Amazon is reportedly testing technology that allows contactless payments via a hand gesture, applying technology that would provide valuable insight to fuel other initiatives such as Amazon Go.
The hand payment system is called “Orville” and uses computer vision technology to identify the shape of the consumer’s hand, then charge the payment card the user has on file through Amazon Prime.
Amazon is testing the technology with employees in New York in advance of a deployment at its Whole Foods supermarket chain in early 2020.
Amazon did not discuss the tests, saying it does not comment on “speculation and rumors.” Several technology blogs and the New York Post reported the pilot, adding Amazon is updating the technology to improve accuracy from one ten thousandth of 1% to one millionth of 1% before deployment.
The hand payment tests immediately draw comparison to Amazon Go, a checkout-free system that also relies on visual technology—cameras recognize items for purchase, then charge the consumers’ Amazon account via an app, removing the need to check out. The difference between Amazon Go and Orville is Orville does not require a smartphone, instead relying on a stored biometric credential that’s tied to the consumer’s payment card and “hand on file.”
Both Amazon Go and Orville are attempts to bust checkout lines, particularly at supermarkets, by making the payment more automatic, similar to a ride-sharing experience or an EZPass toll lane.
“For supermarkets, the actual payment is a relatively small proportion of time at the overall checkout, which is why you see many retailers experimenting with ways to reduce/ eliminate the need to ring up various items at the till,” said Zil Bareisis, a senior analyst at Celent.
But in both cases, these enrolled credentials can be matched with shopping and payments data gleaned from advanced in-store technology and machine learning to inform more granular marketing, security and customer service.
“Orville” gives Amazon an added feature to scale its advanced retail technology strategies, potentially enabling it to cover a larger store network like the Whole Foods chain, which Amazon acquired two years ago.
” ‘Check in’ and ‘hand in’ is more important than ‘checkout’ or ‘hand out,’ ” said Richard Crone, a payments consultant. “Check in is where they will personalize the customer’s journey.”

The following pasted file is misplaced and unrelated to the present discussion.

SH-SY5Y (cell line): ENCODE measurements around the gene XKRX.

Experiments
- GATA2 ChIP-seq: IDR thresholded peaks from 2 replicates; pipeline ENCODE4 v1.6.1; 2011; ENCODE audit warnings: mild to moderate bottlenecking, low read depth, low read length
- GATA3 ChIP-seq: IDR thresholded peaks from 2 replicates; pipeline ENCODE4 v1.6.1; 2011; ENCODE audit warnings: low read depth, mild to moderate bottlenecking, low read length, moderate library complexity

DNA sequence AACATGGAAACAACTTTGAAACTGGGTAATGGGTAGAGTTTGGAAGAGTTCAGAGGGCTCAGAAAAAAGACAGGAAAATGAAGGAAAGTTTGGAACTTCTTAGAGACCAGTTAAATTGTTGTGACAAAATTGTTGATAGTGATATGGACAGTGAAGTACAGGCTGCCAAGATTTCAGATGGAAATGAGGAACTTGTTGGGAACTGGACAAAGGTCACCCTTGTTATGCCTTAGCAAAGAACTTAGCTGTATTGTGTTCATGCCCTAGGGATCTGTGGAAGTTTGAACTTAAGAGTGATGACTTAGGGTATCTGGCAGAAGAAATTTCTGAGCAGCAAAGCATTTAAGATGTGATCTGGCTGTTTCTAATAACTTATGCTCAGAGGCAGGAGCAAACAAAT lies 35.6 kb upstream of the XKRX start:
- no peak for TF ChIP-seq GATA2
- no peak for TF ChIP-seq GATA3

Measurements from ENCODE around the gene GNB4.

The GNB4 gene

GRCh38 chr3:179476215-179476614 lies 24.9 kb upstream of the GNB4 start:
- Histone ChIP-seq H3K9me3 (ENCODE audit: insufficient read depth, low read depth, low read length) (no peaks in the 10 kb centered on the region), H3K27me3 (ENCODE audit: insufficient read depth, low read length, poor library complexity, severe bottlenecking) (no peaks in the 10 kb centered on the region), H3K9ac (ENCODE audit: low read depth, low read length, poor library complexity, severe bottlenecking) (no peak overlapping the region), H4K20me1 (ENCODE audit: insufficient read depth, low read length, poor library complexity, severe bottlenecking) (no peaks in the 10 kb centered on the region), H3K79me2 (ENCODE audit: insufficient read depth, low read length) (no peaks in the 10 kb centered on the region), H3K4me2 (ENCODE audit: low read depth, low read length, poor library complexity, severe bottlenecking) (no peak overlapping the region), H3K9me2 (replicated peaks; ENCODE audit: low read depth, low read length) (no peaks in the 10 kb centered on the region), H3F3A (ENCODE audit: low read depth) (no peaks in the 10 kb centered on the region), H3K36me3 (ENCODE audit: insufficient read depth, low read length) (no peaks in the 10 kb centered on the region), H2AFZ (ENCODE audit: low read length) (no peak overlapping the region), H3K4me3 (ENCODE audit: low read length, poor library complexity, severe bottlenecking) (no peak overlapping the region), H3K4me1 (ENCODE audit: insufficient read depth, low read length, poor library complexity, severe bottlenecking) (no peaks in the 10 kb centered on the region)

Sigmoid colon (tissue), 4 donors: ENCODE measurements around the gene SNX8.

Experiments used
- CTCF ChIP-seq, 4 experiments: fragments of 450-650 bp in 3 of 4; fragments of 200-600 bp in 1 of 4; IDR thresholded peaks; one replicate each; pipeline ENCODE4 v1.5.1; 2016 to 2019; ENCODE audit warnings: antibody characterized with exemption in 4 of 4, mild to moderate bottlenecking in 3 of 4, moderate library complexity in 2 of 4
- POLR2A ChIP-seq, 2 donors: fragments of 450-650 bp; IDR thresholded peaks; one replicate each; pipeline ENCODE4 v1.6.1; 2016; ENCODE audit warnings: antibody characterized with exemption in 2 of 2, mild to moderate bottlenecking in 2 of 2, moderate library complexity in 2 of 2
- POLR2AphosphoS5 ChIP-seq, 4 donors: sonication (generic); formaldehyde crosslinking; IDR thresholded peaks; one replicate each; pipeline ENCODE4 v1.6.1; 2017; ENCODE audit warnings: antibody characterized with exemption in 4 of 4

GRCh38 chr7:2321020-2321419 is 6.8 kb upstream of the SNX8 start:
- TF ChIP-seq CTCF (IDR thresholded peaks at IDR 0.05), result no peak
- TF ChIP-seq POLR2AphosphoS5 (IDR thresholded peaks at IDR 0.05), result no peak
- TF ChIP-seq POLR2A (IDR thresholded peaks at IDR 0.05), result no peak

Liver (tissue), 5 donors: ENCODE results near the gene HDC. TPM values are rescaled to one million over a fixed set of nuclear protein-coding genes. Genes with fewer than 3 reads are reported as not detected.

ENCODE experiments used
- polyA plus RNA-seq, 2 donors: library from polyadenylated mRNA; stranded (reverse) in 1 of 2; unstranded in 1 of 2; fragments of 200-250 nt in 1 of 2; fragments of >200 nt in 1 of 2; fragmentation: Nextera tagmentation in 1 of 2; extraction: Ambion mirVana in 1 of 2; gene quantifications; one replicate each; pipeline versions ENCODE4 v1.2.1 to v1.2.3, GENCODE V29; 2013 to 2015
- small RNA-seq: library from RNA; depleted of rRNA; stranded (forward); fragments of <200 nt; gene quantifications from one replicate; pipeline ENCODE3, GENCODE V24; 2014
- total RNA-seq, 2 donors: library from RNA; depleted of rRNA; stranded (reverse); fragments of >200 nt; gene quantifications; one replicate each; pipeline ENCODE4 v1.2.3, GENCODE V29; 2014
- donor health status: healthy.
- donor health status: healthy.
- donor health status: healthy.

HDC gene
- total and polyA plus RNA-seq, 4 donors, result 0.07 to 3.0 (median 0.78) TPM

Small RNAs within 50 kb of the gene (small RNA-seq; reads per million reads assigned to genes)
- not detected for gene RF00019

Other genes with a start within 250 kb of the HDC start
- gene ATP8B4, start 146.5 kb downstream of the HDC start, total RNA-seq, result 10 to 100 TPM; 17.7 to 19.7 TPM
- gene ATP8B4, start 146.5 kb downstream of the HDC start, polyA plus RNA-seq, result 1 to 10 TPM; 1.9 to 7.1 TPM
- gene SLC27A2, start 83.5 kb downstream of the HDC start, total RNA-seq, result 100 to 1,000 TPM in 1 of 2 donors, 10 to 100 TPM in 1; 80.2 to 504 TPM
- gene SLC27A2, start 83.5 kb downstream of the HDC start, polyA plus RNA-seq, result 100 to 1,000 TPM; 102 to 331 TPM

In addition to Amazon Go, the e-commerce company is also pursuing other data- and retail innovation-driven projects to broaden relationships with consumers. For example, Amazon has also spent billions of dollars developing “smart doorbell” technology that uses cameras to power shopping, fulfillment, and payment for delivery.
“With Amazon Go they’re already tracking every movement by the customer,” Crone said. “The key here is the more Amazon sees, the smarter Amazon gets.”
Amazon Go has emerged over the last two years while about two dozen other firms simultaneously are developing other checkout-free technology globally, deploying a mix of existing stores and new locations. Checkout-free technology has not been perfected, nor has contactless hand payments.
“The challenge with these projects is that the retailer has to change or update its point of sale, while the customer has to enroll and entrust their biometric data to the retailers,” Bareisis said.
“There have been many trials of biometrics-based payments at the POS, such as using fingerprint readers at checkout.”
Some of these efforts have failed. Pay By Touch, which used a fingerprint to link to a payment account, failed in 2008.
But expansion of biometric authentication methods, such as Apple’s Touch ID and Face ID, has pushed the concept to the mainstream, and finger-based payment technology has been deployed elsewhere. In the past year, Sthaler has deployed finger payments in the U.K.; and Nets has tested the technology in Denmark.
“As with the Amazon Go concept, using biometrics to pay at checkout is not a new idea,” said Julie Conroy, research director at Aite Group. “However, as they do frequently, Amazon is taking the concept to the next level. Removing the ‘ew’ factor by having multiple people touch a physical device, as was the case with Pay By Touch, by transitioning to a visual scanner is a big improvement.”